Have you tried this:
ExecuteSQL ( "SELECT * FROM FileMaker_Tables WHERE TableName = 'YourLocalFileTO'" ; "" ; "" )
It returns the following:
"YourLocalFileTO" is the TO in your UI file that points to the external table. You also can narrow it down with this:
ExecuteSQL ( "SELECT BaseFileName FROM FileMaker_Tables WHERE TableName = 'YourLocalFileTO'" ; "" ; "" )
I am trying to understand how to use this;
"YourLocalFileTO" <- Am I supposed to be hardcoding this for and placing this SQL Query on each table I want to do this on?
And for FileMaker_Tables, is that used as it is?
Im not well versed in SQL so excuse my ignorance.
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One option is to create a script and set variables to this query for each table you want to check, if you're checking multiple tables.
The only thing you need to change is YourLocalFileTO in the query. BaseFileName and FileMaker_Tables do not need to be changed.
If your TO in the Relationship Graph (in the UI file) is called "Contacts_Data" for example, your query is:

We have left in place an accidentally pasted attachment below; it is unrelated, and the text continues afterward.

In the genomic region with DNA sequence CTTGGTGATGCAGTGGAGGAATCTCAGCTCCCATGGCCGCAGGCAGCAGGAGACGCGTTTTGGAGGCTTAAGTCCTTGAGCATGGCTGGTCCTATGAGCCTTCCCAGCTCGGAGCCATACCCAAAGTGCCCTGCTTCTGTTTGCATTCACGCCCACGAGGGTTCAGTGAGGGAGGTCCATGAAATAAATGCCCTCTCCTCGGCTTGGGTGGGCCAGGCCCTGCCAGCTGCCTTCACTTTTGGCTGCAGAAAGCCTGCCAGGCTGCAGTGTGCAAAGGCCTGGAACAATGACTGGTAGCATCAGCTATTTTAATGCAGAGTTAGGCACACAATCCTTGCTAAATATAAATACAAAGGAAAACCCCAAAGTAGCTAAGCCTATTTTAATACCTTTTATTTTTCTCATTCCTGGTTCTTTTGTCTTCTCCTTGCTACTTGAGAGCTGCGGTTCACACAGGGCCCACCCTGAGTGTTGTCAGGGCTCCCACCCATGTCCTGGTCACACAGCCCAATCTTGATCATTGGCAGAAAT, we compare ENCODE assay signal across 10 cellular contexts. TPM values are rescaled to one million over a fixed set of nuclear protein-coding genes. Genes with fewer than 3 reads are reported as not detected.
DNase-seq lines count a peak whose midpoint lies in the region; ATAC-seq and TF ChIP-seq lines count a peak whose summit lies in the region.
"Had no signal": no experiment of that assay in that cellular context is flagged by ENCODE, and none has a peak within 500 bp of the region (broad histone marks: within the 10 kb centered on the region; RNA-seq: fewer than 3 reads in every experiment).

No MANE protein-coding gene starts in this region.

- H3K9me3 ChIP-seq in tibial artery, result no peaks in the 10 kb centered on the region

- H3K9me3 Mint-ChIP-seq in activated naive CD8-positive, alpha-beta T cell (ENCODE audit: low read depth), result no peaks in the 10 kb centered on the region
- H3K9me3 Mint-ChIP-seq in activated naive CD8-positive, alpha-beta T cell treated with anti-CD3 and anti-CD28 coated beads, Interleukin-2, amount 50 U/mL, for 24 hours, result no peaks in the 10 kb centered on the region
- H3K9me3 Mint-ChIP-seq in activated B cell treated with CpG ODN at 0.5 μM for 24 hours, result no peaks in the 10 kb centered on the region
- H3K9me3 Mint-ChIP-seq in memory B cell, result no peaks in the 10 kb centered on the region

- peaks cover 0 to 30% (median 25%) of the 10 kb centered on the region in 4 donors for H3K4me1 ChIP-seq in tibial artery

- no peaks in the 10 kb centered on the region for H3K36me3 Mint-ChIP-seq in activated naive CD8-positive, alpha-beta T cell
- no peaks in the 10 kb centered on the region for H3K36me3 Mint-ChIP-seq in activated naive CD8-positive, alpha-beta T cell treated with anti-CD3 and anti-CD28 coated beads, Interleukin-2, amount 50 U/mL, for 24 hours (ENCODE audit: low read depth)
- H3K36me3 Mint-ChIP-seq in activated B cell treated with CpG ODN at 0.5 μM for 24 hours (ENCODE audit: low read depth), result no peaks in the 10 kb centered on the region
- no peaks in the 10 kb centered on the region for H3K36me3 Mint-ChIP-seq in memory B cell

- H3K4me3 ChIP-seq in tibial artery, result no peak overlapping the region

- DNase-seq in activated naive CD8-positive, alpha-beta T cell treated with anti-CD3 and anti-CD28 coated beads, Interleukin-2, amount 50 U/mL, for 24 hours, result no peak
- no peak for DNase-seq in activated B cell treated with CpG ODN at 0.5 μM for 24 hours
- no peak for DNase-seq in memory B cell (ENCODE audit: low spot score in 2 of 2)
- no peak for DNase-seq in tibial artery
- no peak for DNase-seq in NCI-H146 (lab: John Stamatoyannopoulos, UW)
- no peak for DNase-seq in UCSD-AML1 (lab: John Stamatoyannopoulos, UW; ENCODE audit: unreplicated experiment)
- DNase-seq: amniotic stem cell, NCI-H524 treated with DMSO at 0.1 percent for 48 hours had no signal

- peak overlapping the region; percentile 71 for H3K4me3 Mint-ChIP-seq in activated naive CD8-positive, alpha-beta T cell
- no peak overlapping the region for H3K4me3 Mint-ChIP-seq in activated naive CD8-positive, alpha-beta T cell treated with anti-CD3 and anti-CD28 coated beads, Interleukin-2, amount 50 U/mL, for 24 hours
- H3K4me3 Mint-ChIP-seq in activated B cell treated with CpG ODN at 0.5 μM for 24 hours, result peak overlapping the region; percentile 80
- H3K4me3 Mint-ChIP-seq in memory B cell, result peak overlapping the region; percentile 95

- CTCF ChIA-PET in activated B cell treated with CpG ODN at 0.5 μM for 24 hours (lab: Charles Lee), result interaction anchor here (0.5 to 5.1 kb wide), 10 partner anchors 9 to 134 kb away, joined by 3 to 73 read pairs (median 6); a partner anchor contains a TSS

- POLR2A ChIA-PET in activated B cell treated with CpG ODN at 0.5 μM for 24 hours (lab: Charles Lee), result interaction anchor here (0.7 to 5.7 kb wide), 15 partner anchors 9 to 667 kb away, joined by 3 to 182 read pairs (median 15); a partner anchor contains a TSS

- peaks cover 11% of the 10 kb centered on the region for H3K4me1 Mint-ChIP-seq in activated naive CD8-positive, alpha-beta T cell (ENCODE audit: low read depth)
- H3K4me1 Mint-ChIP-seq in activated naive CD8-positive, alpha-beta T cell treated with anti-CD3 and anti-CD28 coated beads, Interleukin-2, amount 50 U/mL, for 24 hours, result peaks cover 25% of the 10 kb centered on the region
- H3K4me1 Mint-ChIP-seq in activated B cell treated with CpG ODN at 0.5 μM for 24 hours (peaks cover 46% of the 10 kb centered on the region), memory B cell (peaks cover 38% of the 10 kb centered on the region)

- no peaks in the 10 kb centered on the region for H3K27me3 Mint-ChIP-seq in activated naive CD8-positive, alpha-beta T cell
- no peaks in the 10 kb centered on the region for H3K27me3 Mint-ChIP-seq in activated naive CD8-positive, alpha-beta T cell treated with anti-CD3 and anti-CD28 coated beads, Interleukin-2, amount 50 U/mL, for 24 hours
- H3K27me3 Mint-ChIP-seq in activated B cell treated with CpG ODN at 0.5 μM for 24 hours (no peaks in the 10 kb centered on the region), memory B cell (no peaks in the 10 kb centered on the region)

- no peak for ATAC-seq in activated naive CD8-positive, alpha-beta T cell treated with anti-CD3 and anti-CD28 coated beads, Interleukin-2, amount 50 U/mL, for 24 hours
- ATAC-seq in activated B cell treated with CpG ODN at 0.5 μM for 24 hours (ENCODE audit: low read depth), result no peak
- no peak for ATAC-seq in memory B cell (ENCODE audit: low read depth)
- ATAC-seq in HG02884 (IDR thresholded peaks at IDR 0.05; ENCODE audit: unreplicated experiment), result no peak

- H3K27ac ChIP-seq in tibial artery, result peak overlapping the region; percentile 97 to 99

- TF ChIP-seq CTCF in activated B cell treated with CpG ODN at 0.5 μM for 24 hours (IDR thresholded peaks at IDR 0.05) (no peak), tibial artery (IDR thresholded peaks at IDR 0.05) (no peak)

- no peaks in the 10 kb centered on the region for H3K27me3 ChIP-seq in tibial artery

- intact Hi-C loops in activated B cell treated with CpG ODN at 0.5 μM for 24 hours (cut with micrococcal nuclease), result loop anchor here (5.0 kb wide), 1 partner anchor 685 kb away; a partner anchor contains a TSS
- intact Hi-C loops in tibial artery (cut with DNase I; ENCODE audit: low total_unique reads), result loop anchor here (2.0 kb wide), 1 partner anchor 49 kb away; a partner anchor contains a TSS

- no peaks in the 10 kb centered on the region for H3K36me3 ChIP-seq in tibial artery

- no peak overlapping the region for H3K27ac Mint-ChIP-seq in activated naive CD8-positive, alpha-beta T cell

ExecuteSQL ( "SELECT BaseFileName FROM FileMaker_Tables WHERE TableName = 'Contacts_Data'" ; "" ; "" )
Make note of the single quotes around the TO name.
If your file is hosted it will include the name of the server in brackets, ie "Data File (server.domain)"
Understood. I wil give that a try.
I didn't know you can pass variables into a SQL query.
ExecuteSQL ( "SELECT BaseFileName FROM FileMaker_Tables WHERE TableName = ?" ;
"" ; "" ; Get ( LayoutTableName ) )
Might be useful in a script. This will return the BaseFileName for the current layout's Table Occurrence (TO). Change to a different layout and get a possibly different result for that layout.
Yes, you can pass variables into an SQL query, but in this case I meant in the script itself.
Set Variable [ $contactsSource ; "ExecuteSQL..." ]
Set Variable [ $invoiceSource ; "ExecuteSQL..."]
Your script then can check all the sources you want with individual SQL queries for each TO you want to check.
You can "pass" variables if they are the parameters. The "?" in the ExecuteSQL() and the variable is appended to the end. There woudl be two "placeholder ?" in the query.
ExecuteSQL ( <<query>> ; "" ; "" ; $parameterVar ; $parameterVar2 )
OR you can concatenate the TEXT of the query (it won't evaluate the variable otherwise):
" SELECT abc, def
WHERE abc = " & $variable1 & "
AND def = " & $variable2 & "
Phils post worked very easily and got exactly what was needed.
Thank you all for your help! I appreciate it.